HUNTSVILLE, Ala. (AP) — In a case that spotlights Alabama’s state policy recognizing “the rights of unborn children,” a judge is deciding whether to dismiss a wrongful death lawsuit filed by the father of an aborted embryo against the clinic where his ex-girlfriend obtained an abortion.
WHNT-TV reports Madison County District Judge Chris Comer heard arguments in Ryan Magers’ lawsuit during a hearing Wednesday but did not rule.
Magers is serving as representative of the aborted embryo’s estate in the lawsuit against the Alabama Women’s Center in Huntsville. A probate judge earlier this year took the unusual step of opening an estate for the aborted embryo, known as “Baby Roe” in court filings, after Magers’ attorney cited a newly approved Alabama constitutional amendment saying its state policy to recognize the “rights of unborn children.”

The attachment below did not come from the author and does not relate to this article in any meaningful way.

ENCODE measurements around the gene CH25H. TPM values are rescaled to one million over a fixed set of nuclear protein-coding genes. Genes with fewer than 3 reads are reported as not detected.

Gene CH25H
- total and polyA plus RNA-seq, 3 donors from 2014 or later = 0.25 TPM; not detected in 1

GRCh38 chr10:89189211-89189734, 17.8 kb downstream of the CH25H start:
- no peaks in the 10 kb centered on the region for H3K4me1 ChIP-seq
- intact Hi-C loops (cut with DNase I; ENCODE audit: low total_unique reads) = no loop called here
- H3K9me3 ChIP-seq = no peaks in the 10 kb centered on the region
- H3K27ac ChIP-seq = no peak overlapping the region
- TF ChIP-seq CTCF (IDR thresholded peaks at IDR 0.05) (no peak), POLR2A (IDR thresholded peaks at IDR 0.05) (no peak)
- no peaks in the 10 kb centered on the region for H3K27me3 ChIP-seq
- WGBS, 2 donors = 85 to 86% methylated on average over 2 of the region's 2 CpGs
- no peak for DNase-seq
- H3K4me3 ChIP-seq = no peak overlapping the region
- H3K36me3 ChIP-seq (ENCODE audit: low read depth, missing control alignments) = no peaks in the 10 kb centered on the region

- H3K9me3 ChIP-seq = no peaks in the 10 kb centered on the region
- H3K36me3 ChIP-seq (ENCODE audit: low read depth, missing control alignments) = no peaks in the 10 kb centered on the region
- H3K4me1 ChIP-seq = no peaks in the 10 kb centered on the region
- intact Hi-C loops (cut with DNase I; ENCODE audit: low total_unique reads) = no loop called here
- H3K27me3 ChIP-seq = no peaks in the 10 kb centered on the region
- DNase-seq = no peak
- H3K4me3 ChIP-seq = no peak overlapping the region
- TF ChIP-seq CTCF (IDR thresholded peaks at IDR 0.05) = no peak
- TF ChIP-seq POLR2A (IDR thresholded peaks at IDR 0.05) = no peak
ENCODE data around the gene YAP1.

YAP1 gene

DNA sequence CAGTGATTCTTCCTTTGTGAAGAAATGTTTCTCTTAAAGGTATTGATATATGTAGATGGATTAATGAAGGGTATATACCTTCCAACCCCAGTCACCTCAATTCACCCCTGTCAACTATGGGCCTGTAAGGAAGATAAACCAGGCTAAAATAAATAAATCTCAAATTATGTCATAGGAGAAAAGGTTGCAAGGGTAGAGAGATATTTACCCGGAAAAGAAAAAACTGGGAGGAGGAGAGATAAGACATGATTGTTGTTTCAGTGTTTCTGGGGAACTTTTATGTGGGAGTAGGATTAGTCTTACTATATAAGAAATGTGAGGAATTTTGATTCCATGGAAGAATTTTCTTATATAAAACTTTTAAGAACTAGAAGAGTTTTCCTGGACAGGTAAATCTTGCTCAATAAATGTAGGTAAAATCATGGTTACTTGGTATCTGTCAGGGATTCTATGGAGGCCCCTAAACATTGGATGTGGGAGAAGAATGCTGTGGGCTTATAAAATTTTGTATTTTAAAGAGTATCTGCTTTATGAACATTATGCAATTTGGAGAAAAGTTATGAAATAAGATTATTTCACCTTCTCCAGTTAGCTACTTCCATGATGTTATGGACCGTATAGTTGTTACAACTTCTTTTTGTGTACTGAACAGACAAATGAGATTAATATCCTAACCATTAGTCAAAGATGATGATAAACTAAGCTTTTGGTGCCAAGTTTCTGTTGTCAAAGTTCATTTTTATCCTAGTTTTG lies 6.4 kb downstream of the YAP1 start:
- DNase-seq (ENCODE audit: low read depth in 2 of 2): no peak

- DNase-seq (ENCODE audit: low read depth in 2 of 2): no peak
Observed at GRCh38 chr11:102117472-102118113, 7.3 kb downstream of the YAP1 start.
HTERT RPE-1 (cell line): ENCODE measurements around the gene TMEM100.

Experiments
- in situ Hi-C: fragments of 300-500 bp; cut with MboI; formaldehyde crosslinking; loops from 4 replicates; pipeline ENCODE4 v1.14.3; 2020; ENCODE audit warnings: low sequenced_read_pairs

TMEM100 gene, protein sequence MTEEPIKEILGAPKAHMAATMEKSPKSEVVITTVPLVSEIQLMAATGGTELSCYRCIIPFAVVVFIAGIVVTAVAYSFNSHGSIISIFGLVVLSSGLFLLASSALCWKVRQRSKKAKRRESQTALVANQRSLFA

A lawyer for the clinic told the judge Wednesday that there is no wrongful death because abortion is legal. The clinic has asked the judge to dismiss the case.
“The bottom line here is that this is a simple case. They have sued for the wrongful death of an embryo and at the time that that happened abortion was legal in Alabama and still is,” said Sara Tucker, an attorney representing the clinic.
Magers and his then-girlfriend were both teenagers when she got pregnant in 2017. The suit says Magers pleaded with the young woman not to have an abortion but she did so anyway. The suit names the clinic where Magers contends his former girlfriend received an abortion-inducting medication when she was six weeks pregnant.
Magers’ attorney, Brent Helms, said, “there’s never been a case like this in the United States of America.”
“For the first time in the history of America the aborted child has been able to move forward with this case,” Helms said.
In court filings, Helm’s cited the constitutional amendment that Alabama recognizes the rights of the “unborn” and the state’s recent attempt to ban abortions.
Helms said, “the state of Alabama recognized that Baby Roe is a person.”
Comer told the parties in court that regardless of what he decides he expects his decision will be appealed.